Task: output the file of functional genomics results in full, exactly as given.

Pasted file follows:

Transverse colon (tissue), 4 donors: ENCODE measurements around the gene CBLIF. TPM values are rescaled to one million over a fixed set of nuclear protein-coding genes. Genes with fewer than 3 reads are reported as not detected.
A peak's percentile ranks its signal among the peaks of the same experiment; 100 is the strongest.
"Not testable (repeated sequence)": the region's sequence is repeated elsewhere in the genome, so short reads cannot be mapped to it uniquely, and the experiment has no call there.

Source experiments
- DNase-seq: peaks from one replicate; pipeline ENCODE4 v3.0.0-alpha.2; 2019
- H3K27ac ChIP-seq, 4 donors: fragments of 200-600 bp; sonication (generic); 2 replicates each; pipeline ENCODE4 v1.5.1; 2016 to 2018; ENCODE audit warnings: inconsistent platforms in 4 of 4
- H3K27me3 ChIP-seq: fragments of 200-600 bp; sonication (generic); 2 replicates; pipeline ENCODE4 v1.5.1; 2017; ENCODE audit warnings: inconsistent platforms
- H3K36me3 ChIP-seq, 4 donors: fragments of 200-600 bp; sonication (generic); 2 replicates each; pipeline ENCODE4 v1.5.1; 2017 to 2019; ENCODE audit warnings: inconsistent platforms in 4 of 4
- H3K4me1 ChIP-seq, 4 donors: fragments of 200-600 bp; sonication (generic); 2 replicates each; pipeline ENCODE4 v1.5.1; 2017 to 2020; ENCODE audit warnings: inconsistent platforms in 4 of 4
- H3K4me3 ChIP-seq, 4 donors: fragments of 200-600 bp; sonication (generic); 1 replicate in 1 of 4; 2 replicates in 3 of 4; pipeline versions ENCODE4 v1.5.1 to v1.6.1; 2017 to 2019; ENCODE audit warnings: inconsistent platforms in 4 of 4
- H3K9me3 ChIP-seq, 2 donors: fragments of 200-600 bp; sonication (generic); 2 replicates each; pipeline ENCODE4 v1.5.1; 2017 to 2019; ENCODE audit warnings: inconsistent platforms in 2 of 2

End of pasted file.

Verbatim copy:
Transverse colon (tissue), 4 donors: ENCODE measurements around the gene CBLIF. TPM values are rescaled to one million over a fixed set of nuclear protein-coding genes. Genes with fewer than 3 reads are reported as not detected.
A peak's percentile ranks its signal among the peaks of the same experiment; 100 is the strongest.
"Not testable (repeated sequence)": the region's sequence is repeated elsewhere in the genome, so short reads cannot be mapped to it uniquely, and the experiment has no call there.

Source experiments
- DNase-seq: peaks from one replicate; pipeline ENCODE4 v3.0.0-alpha.2; 2019
- H3K27ac ChIP-seq, 4 donors: fragments of 200-600 bp; sonication (generic); 2 replicates each; pipeline ENCODE4 v1.5.1; 2016 to 2018; ENCODE audit warnings: inconsistent platforms in 4 of 4
- H3K27me3 ChIP-seq: fragments of 200-600 bp; sonication (generic); 2 replicates; pipeline ENCODE4 v1.5.1; 2017; ENCODE audit warnings: inconsistent platforms
- H3K36me3 ChIP-seq, 4 donors: fragments of 200-600 bp; sonication (generic); 2 replicates each; pipeline ENCODE4 v1.5.1; 2017 to 2019; ENCODE audit warnings: inconsistent platforms in 4 of 4
- H3K4me1 ChIP-seq, 4 donors: fragments of 200-600 bp; sonication (generic); 2 replicates each; pipeline ENCODE4 v1.5.1; 2017 to 2020; ENCODE audit warnings: inconsistent platforms in 4 of 4
- H3K4me3 ChIP-seq, 4 donors: fragments of 200-600 bp; sonication (generic); 1 replicate in 1 of 4; 2 replicates in 3 of 4; pipeline versions ENCODE4 v1.5.1 to v1.6.1; 2017 to 2019; ENCODE audit warnings: inconsistent platforms in 4 of 4
- H3K9me3 ChIP-seq, 2 donors: fragments of 200-600 bp; sonication (generic); 2 replicates each; pipeline ENCODE4 v1.5.1; 2017 to 2019; ENCODE audit warnings: inconsistent platforms in 2 of 2